We all have secrets. Some secrets are the result of things we keep private from others for fear that we might be judged harshly. Some secrets just happen, not because of anything we do or say, but just because life moves fast and people don’t have the time or interest to learn these secrets.
My secret? I have a twin. Many of my friends don’t even know he exists. Sure, everyone knows my older brother, Jake ’11. He made quite a splash here. He is as opinionated as I am, we have had many of the same teachers and we share some of the same friends. But people do not know my secret twin, Brad.
We were born a minute apart and we live just feet away from each other, yet we live in different worlds. Sure, I see him all the time. Sometimes I don’t see him but just feel his presence or the effects of his presence. He confettis my room. He steals cookies I make for friends’ birthdays. When friends come over, they are surprised to meet my secret twin. Physically, we are different. He towers over me, he sings and acts, he reads obscure existential novels and contemplates string theory.
But he isn’t just physically different. He attends high school in a different place — a different world. His high school isn’t the academic powerhouse of Harvard Westlake, but it has attributes that make it special in a different way. Brad’s high school more closely resembles the sort of place my parents speak about when they reminisce about their youth — dress up days, less competition, unabashed school spirit, a shared value system. At my brother’s school, everyone knows he has a twin sister. It’s indicative of a sharing community — it has traditions and a persona that I am envious of.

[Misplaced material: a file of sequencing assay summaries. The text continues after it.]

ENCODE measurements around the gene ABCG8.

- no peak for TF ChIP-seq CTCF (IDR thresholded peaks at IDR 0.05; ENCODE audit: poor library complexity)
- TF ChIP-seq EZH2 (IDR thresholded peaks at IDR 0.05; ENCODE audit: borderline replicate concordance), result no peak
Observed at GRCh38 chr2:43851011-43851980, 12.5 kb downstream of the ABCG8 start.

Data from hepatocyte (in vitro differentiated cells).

In some ways, I think of our Homecoming Formal, with its “retro” venue of our own Taper Gym, as a step toward being more like a “typical” high school. I had a sense, being at the gym all decked for a dance, that this high school has a soul, something that hasn’t always been clear.
In some sense, the dance made our school seem a little bit more like my secret twin’s school. Perhaps we should try to get in touch with that feeling more often.
This got me thinking. Perhaps we should step a bit out of our comfort zone and get to know more about each other and each other’s secrets. Harvard-Westlake doesn’t have a corner on the market on high school experience. There is much we can gain from emulating the best in others. I’m going to start by sharing a secret or two. One, I liked our simple homecoming dance. We should be open to more events like this. Two, I have a secret twin. We should be a little less self-absorbed and focused only on what affects us day to day. We should want to know more about each other and our secrets. It’s time for us to meet each other’s secret twins.